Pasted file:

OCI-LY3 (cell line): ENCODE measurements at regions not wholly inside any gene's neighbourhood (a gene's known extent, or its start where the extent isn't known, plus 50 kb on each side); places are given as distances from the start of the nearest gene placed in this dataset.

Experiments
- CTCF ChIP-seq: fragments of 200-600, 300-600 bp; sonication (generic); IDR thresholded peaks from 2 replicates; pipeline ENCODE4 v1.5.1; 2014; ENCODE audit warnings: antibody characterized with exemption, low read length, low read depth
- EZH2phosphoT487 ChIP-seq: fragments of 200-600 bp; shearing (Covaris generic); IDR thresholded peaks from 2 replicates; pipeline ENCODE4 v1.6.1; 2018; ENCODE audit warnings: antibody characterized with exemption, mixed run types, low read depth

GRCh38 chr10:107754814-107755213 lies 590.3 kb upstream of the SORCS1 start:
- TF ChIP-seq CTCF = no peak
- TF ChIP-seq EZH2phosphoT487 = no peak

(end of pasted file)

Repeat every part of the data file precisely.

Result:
OCI-LY3 (cell line): ENCODE measurements at regions not wholly inside any gene's neighbourhood (a gene's known extent, or its start where the extent isn't known, plus 50 kb on each side); places are given as distances from the start of the nearest gene placed in this dataset.

Experiments
- CTCF ChIP-seq: fragments of 200-600, 300-600 bp; sonication (generic); IDR thresholded peaks from 2 replicates; pipeline ENCODE4 v1.5.1; 2014; ENCODE audit warnings: antibody characterized with exemption, low read length, low read depth
- EZH2phosphoT487 ChIP-seq: fragments of 200-600 bp; shearing (Covaris generic); IDR thresholded peaks from 2 replicates; pipeline ENCODE4 v1.6.1; 2018; ENCODE audit warnings: antibody characterized with exemption, mixed run types, low read depth

GRCh38 chr10:107754814-107755213 lies 590.3 kb upstream of the SORCS1 start:
- TF ChIP-seq CTCF = no peak
- TF ChIP-seq EZH2phosphoT487 = no peak